Previous Challenge Entry (Level 3 - Advanced)
Topic: Police (10/12/06)
TITLE: Amro bil mahroof
By Helen Paynter
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Malalai sponged her daughter’s forehead. Two restless days had transformed her from a lively 11 year-old into a sunken-eyed husk. Malalai knew she dared delay no longer.
‘Amina,’ she whispered, ‘Amina.’
Pale eyelids flickered.
‘Amina, we must get you to hospital. You must get up and let me dress you. I will help.’
‘Can’t.’ The words were mouthed, not spoken. ‘Can’t move. Can’t go out.’
‘We must.’ Cold fear was settling in Malalai’s heart. ‘Amina, sit up.’ She took the child’s hand and hauled. Desperation lent her roughness.
Amina shrieked with pain. ‘You’re hurting me! Mother, leave me to die.’
Malalai shook her head. ‘I will not. Now lift your arms. Here’s your burqa.’
She pulled the voluminous blue garment over her daughter’s rigid frame, straightening it around her shoulders and adjusting the mesh over her eyes before quickly pulling on her own. Then she pulled Amina to her feet, slipping her arm around the slim waist, and feeling the reflex tightening of the abdominal muscles as she did so.
‘Now, Amina, lean on my shoulders. I’ll take your weight.’
They staggered to the door. Bracing herself, Malalai opened it and they shuffled into the Afghan sun.
The street was almost empty. Once they saw the blue ghost of a woman scurrying behind her husband. Later a bearded man passed them, appraising them from hooded eyes. Women unaccompanied by a male relative were breaking the law and outside its protection. If amro bil mahroof, the religious police, didn’t pick them up, any man with evil intent might do so with complete immunity. Malalai shuddered, and they hobbled on.
A few minutes later they came to a familiar house.
‘Mother, Janan lives here. He will help. Please let’s stop.’
Malalai put her head down and continued her limping progress. ‘Be quiet, Amina. You know the penalty for being found with a man you’re not married to. Have you forgotten Safia?’
‘But she deserved what happened to her. She committed adultery.’
‘Did she?’ Malalai’s voice was angry. ‘She was found drinking coffee in her cousin’s house. That was the sum of the evidence against her. Amro bil mahroof stoned her to death. Now use your breath to walk.’
The hospital was an unnerving three quarters of a mile from home. Amina flinched at every step. After half the distance, it was plain to Malalai that her daughter would never complete the journey. They subsided to a gasping halt at the roadside.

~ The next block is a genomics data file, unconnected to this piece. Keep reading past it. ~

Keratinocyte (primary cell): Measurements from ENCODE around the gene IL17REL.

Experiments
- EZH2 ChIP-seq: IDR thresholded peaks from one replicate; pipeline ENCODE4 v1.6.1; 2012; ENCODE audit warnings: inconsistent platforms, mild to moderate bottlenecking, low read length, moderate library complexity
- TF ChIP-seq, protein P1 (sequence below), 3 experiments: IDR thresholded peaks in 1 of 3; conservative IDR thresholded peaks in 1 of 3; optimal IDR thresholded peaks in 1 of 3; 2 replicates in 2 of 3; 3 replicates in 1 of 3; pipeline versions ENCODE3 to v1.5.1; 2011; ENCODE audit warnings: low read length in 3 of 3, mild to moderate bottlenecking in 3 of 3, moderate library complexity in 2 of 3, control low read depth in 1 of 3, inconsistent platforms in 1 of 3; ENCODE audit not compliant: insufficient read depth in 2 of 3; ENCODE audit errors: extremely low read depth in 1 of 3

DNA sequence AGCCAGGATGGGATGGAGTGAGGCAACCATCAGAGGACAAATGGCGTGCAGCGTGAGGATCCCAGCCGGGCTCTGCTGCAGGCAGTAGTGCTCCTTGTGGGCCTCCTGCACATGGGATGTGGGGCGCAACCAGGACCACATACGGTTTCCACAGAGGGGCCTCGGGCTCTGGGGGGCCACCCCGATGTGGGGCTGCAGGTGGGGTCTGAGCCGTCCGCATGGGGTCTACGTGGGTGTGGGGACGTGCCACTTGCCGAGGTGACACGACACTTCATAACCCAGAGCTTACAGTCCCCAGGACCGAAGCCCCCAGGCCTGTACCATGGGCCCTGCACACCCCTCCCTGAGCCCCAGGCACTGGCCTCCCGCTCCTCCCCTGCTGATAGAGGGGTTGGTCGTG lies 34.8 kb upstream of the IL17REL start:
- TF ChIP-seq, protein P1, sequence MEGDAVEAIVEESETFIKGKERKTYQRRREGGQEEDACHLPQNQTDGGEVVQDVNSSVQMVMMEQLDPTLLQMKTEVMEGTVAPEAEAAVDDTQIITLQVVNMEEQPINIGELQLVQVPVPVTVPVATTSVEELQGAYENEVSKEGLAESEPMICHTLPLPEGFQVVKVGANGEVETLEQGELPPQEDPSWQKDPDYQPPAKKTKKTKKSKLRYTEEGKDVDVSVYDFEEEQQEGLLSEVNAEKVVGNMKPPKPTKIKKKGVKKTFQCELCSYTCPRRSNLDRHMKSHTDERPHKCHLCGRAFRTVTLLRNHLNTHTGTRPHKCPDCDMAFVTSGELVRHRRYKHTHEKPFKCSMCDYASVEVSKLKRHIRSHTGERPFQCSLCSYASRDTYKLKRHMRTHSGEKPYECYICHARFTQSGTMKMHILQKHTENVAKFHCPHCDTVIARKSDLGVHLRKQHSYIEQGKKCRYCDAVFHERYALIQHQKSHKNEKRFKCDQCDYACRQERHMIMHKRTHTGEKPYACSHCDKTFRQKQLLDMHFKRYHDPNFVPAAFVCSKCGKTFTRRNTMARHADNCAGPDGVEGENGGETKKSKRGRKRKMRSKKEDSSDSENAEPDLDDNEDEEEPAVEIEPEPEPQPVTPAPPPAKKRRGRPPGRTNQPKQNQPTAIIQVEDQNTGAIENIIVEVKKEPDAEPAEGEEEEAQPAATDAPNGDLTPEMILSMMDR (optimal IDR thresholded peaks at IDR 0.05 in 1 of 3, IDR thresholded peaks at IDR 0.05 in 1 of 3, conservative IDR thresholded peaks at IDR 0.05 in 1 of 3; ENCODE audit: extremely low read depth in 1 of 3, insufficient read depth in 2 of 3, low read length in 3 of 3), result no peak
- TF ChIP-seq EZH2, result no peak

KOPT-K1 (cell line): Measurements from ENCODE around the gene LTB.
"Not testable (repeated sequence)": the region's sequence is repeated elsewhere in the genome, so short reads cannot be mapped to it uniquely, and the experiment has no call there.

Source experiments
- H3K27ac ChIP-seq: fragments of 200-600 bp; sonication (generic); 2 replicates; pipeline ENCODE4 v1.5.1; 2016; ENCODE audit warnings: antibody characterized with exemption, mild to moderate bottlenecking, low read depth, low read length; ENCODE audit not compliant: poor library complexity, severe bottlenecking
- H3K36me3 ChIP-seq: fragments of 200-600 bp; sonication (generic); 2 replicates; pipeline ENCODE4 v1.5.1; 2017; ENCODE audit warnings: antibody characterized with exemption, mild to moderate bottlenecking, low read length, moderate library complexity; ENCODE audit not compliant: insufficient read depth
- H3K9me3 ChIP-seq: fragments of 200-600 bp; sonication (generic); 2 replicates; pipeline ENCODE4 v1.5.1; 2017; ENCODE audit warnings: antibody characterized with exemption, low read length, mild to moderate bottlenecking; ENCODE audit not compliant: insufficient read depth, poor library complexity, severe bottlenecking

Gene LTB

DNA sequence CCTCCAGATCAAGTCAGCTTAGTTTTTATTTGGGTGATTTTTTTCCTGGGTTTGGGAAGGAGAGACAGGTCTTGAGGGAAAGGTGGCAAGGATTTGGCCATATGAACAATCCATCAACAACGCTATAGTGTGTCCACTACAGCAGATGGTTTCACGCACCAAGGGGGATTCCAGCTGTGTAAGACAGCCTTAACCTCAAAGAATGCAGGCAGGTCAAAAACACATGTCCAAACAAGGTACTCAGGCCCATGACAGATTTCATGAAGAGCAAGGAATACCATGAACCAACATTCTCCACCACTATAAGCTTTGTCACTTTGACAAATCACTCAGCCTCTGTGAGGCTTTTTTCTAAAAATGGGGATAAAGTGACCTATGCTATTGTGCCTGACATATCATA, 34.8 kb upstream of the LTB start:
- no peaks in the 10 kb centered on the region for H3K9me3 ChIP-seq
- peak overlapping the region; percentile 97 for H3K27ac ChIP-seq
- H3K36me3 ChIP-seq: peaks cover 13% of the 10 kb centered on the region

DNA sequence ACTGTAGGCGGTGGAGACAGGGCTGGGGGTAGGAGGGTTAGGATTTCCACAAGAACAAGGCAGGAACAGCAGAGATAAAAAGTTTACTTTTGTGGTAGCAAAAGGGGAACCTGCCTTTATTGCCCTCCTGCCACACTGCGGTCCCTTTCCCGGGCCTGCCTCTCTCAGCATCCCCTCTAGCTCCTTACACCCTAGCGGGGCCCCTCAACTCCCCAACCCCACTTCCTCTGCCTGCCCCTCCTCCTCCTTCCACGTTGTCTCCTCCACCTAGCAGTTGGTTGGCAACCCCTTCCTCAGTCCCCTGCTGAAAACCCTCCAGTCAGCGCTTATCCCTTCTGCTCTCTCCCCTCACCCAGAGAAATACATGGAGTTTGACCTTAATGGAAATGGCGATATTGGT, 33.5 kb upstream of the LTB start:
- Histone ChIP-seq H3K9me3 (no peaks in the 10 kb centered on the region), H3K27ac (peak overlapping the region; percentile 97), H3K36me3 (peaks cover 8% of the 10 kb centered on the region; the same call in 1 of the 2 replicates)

Malalai surveyed the road in desperation. The sun was at its height, and even those who were permitted to travel were now sheltering indoors. She looked down at her daughter. Amina’s breathing was shallow and ragged; her skin bluish. Malalai made up her mind. Bending down, she took the child in her arms and rose unsteadily to her feet. Driven solely by love and desperation, she stumbled on.
The hospital was old and scruffy, with peeling paint and empty windows. To Malalai it was a sweet haven. She placed Amina tenderly on the steps and pushed open the ancient doors a crack.
Two men bore down upon her.
‘Who are you?’
‘What business do you have?’
‘You’ll have to leave.’
She turned from one to the other, her head spinning, shivering despite the heat of the day. ‘Please, my daughter. She’s very sick.’
‘A woman.’ He spat the words out. ‘We don’t treat women here.’
‘Find a woman doctor.’ The other grinned through gap teeth.
‘There are no women doctors! Women aren’t allowed to work,’ she spat.
‘Don’t speak to me like that, whore!’ He clouted her face with the back of his hand.
‘What’s the problem?’ A door opened, and a young man in a white coat put his head round the corner. He raised his eyebrows at the sight of a woman, but approached gently.
‘Please sir, my daughter. She’s sick. I think she’ll die.’
He looked at her gravely. ‘Let me see.’
Malalai laid Amina gently on the examination couch. The doctor approached hesitantly and examined her through her burqa as if she were an unexploded bomb. She lay, semi-conscious, moaning.
‘Appendicitis. I’m so sorry. There’s nothing I can do.’ He rose and backed away hurriedly.
‘But she needs an operation!’
The doctor nodded. ‘Yes, she does. But not here. Amro bil mahroof would never permit a male doctor to operate on a woman.’ He glanced towards the door shiftily. ‘I’m sorry, but you must take her away now.’
Although the fall of the Taliban in 2001 lessened the suffering of women in Afghanistan, they still remain without many of the privileges we take for granted. This story is dedicated to all who live under an unjust regime, especially women oppressed within a police state.
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